The most popular game is based on the board game Clue.
Three players head off stage out of earshot from the audience, the host and a fourth ensemble member. Audience members suggest a character that has been murdered, the weapon and the place, and the host picks the best as the final scenario — say Rudolph gets killed by a candy cane on a rooftop.
"Then the first person on stage has to pass this off to the next person, using only pantomime and gibberish and goofy sounds," Pauley said. Once the second person is convinced he's figured out the scenario, he has to similarly pass it on to the third person — the catch being he cannot use the same pantomime or sounds used to demonstrate the scenario to him.
"You go down to the fourth person and see if they got the answers right," Pauley said.
Envision the chaos that ensues.
"Only once in 12 seasons have we gotten it completely right."
Though this is an improv troupe, it does have regular Thursday night rehearsals.
"People always ask, 'How do you rehearse improv?' " Pauley said. "What you do is you rehearse the games. They have to be played a certain way to work. We have to play the games in front of ourselves to break it down — what we really do is practice the art of it."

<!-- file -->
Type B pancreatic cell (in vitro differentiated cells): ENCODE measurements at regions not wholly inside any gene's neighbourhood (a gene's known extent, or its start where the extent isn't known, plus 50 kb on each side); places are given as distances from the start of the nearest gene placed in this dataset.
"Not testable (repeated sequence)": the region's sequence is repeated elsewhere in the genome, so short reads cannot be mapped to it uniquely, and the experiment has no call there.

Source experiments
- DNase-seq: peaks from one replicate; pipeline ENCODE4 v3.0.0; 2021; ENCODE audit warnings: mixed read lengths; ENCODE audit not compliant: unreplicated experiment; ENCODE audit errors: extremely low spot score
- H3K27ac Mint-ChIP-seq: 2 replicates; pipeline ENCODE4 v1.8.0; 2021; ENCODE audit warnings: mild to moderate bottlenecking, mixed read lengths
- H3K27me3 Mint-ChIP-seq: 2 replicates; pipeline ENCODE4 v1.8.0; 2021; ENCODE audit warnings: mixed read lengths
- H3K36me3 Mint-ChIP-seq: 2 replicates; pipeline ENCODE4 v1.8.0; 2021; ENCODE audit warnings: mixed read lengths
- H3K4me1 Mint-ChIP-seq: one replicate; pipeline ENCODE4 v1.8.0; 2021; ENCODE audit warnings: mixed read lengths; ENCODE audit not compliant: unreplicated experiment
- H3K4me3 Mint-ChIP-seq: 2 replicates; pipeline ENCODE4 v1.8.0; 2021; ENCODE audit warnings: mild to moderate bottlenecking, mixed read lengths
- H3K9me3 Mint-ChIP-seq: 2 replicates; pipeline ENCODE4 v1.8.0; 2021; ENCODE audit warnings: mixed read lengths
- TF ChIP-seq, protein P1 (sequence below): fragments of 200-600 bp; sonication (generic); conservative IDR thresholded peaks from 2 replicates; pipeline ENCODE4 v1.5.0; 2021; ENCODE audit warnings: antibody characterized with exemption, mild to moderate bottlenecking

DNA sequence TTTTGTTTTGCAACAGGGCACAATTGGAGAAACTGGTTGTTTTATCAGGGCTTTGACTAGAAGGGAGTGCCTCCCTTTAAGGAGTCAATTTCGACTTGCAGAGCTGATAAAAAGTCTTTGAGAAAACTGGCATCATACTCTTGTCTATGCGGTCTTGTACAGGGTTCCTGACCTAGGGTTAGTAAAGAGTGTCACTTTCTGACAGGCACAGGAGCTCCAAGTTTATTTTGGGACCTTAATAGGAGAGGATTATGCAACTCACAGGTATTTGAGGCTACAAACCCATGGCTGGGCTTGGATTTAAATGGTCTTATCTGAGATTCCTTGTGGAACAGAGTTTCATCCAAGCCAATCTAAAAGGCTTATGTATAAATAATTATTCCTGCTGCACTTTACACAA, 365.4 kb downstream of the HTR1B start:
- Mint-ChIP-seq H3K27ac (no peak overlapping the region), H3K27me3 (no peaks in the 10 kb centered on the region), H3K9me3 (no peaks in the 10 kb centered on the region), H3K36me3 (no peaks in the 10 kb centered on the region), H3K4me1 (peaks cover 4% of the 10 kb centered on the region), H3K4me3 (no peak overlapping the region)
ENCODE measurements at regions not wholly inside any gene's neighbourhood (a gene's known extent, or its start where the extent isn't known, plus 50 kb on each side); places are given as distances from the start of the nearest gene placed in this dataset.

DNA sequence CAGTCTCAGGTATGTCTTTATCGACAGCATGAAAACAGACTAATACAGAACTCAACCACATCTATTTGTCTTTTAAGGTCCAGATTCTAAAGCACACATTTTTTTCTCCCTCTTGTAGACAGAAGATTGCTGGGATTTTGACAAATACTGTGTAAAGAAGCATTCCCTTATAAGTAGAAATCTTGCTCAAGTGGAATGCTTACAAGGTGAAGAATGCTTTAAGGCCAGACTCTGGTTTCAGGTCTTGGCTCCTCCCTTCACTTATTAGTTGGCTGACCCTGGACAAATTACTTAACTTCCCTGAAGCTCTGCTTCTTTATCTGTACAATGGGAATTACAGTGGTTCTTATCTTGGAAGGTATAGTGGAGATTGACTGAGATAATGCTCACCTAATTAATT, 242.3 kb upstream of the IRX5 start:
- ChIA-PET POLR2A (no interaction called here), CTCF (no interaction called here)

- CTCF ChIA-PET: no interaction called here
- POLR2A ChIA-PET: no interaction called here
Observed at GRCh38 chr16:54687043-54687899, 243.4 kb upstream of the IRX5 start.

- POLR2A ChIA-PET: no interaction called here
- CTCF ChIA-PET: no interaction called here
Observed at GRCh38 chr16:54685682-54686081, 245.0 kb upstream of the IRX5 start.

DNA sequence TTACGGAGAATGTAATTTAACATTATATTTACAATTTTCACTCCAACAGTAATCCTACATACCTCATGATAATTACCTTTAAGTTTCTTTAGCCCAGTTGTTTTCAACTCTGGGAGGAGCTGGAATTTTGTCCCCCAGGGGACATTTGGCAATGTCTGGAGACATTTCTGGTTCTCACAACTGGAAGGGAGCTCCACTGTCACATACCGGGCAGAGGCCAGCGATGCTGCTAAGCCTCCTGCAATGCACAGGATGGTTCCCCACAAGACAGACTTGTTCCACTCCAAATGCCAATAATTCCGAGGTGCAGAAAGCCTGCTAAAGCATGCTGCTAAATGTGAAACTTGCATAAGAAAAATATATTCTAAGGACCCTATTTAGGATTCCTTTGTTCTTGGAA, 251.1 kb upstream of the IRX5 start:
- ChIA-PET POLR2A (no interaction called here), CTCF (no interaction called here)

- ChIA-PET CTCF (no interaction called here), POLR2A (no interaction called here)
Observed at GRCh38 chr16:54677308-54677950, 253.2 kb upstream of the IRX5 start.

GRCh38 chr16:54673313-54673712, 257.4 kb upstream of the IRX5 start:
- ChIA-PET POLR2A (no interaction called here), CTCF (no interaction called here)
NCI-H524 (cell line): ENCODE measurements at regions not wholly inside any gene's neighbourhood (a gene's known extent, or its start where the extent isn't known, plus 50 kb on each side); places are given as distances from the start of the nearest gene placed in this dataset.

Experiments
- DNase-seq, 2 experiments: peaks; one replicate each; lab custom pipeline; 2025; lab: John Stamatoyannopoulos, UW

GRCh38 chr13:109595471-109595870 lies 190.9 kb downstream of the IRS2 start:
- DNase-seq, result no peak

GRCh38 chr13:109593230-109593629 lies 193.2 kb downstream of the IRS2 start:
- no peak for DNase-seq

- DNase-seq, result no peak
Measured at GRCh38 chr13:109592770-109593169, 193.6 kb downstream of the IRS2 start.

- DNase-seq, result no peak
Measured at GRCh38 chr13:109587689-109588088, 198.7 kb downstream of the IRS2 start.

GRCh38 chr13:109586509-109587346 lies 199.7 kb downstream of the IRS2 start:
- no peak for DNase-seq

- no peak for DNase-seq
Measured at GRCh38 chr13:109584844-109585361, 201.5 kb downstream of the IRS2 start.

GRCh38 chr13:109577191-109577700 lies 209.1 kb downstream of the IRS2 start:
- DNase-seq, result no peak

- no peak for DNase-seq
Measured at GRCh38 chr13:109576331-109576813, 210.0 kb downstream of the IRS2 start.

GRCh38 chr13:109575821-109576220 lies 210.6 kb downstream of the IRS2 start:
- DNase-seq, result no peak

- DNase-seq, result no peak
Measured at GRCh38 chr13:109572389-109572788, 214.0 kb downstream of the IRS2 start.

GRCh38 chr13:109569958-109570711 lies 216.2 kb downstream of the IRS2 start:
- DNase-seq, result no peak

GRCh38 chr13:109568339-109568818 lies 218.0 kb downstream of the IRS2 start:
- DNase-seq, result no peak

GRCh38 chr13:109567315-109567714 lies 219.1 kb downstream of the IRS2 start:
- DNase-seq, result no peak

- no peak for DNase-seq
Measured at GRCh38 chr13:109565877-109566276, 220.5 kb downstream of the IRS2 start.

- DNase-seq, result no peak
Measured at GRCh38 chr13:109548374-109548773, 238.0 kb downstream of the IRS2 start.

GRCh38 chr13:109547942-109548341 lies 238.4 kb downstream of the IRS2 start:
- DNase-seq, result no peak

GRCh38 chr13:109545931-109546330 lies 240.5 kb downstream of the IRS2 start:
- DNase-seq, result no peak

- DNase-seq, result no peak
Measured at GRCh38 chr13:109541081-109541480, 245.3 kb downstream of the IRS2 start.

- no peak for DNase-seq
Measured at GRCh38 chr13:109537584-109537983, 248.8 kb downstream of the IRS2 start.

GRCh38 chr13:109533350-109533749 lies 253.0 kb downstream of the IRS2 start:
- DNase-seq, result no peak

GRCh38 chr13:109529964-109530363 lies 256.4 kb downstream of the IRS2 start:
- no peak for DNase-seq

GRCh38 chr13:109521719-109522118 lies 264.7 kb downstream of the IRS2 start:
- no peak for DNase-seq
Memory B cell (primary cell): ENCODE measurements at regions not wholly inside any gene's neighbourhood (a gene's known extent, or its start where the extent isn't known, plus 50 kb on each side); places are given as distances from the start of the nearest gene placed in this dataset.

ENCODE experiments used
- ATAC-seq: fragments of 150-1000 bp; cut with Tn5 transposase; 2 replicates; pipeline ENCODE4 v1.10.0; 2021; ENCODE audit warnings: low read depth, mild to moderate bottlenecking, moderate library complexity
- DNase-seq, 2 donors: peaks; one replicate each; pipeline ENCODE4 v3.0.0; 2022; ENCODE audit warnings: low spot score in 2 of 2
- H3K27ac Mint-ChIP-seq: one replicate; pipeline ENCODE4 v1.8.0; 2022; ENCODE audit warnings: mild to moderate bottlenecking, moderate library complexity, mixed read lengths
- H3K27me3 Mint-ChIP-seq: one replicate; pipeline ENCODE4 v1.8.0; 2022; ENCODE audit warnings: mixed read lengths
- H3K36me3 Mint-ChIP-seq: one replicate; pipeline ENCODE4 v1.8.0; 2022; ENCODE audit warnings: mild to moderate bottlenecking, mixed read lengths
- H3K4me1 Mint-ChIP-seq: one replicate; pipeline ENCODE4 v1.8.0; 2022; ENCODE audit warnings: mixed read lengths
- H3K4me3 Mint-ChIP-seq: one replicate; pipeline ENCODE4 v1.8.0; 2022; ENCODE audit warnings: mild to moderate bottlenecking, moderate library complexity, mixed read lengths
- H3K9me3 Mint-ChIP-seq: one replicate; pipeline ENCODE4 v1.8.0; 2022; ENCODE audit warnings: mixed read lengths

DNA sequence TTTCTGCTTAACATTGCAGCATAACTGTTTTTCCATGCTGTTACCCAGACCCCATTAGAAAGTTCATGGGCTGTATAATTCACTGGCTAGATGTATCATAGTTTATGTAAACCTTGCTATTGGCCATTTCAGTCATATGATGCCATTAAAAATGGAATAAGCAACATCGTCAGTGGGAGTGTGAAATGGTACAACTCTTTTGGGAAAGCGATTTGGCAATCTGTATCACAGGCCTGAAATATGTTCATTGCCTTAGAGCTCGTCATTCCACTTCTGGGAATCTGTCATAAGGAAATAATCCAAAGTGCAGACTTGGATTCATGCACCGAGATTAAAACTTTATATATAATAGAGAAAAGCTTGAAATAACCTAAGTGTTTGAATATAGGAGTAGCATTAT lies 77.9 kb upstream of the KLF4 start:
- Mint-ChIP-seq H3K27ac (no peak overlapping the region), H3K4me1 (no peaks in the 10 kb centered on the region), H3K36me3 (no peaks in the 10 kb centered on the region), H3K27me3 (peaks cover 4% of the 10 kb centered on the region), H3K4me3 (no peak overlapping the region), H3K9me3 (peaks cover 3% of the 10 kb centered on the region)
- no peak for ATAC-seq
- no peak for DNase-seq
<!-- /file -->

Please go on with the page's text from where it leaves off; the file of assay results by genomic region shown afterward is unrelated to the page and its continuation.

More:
Pauley said he and his fellow troupe members work hard to not break up during routines, but the occasional break from character is inevitable. Blame Jeff Bukovinksy.
"The one person who makes all of us crack up is Jeff Bukovinsky," Pauley said. "I can just look at Jeff and it will make me nearly pee my pants. He's truly one of the funniest people I've ever met."
Saturday marks the last show for Bryan Roller, a longtime troupe member who is stepping back because of family obligations. Come next season, the troupe may be looking for a new member.
Contact writer Monica Orosz at mon...@dailymail.com or 304-348-4830.